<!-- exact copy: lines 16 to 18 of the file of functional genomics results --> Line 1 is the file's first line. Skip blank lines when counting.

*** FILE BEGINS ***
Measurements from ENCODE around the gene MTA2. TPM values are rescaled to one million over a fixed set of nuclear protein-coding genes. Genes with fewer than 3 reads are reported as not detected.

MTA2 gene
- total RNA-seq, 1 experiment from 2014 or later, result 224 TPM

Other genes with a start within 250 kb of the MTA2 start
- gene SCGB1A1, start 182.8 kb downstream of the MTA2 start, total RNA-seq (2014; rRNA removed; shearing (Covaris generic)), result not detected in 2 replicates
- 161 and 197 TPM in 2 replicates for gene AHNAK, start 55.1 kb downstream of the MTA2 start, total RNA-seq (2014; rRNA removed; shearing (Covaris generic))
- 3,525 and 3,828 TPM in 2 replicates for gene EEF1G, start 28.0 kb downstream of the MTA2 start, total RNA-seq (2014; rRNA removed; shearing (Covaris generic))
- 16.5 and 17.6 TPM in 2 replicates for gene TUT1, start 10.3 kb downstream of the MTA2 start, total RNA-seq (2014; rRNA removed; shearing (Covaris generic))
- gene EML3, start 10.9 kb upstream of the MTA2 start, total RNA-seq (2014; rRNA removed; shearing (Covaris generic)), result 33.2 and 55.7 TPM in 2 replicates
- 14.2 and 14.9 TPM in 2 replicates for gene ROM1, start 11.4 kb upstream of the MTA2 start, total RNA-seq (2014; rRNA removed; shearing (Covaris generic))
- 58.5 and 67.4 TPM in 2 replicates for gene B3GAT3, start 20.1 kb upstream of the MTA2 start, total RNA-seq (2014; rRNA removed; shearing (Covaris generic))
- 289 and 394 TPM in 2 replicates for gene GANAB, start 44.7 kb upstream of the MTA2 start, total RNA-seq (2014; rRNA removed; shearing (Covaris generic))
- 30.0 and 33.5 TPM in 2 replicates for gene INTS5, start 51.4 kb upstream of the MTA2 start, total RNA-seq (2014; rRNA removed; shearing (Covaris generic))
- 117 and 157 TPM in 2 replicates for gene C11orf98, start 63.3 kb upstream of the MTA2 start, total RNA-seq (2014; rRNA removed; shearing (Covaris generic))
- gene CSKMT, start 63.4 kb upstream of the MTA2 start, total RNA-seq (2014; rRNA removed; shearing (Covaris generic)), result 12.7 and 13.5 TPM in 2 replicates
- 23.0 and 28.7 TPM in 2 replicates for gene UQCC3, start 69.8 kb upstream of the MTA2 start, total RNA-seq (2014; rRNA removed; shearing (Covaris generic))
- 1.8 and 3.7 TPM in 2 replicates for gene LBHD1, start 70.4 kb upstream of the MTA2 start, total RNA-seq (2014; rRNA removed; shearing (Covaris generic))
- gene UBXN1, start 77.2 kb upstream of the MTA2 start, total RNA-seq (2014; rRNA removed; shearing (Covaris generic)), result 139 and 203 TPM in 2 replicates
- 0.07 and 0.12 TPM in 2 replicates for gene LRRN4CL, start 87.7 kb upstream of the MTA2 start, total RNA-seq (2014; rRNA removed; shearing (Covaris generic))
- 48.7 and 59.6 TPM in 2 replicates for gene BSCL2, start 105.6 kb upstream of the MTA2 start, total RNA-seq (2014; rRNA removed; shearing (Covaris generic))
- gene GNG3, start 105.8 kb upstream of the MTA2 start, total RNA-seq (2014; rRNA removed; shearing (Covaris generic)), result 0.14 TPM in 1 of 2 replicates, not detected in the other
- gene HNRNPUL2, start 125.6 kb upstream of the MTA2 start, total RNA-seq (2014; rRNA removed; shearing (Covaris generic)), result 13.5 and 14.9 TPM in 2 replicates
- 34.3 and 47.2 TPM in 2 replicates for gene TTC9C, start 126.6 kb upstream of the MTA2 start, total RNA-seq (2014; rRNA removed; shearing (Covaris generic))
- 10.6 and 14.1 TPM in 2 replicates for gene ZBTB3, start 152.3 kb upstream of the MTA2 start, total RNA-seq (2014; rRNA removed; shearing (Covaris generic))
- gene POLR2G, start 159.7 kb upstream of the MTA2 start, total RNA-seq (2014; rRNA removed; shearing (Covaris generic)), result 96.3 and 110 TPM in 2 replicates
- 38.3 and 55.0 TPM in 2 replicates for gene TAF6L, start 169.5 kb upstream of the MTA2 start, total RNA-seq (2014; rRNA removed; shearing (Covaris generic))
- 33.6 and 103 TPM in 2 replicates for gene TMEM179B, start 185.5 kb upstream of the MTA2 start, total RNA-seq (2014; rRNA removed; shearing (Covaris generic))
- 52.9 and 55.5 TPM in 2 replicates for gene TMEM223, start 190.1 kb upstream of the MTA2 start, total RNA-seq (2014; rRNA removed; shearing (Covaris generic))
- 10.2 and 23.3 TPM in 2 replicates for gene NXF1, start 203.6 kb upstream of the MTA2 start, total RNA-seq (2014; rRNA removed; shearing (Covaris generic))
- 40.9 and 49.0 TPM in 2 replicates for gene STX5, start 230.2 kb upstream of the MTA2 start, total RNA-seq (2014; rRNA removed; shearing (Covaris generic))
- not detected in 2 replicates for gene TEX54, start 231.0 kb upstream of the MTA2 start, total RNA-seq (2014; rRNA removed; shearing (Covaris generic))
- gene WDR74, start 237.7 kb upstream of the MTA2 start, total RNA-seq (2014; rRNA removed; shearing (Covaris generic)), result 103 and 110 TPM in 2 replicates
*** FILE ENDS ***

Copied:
- 23.0 and 28.7 TPM in 2 replicates for gene UQCC3, start 69.8 kb upstream of the MTA2 start, total RNA-seq (2014; rRNA removed; shearing (Covaris generic))
- 1.8 and 3.7 TPM in 2 replicates for gene LBHD1, start 70.4 kb upstream of the MTA2 start, total RNA-seq (2014; rRNA removed; shearing (Covaris generic))
- gene UBXN1, start 77.2 kb upstream of the MTA2 start, total RNA-seq (2014; rRNA removed; shearing (Covaris generic)), result 139 and 203 TPM in 2 replicates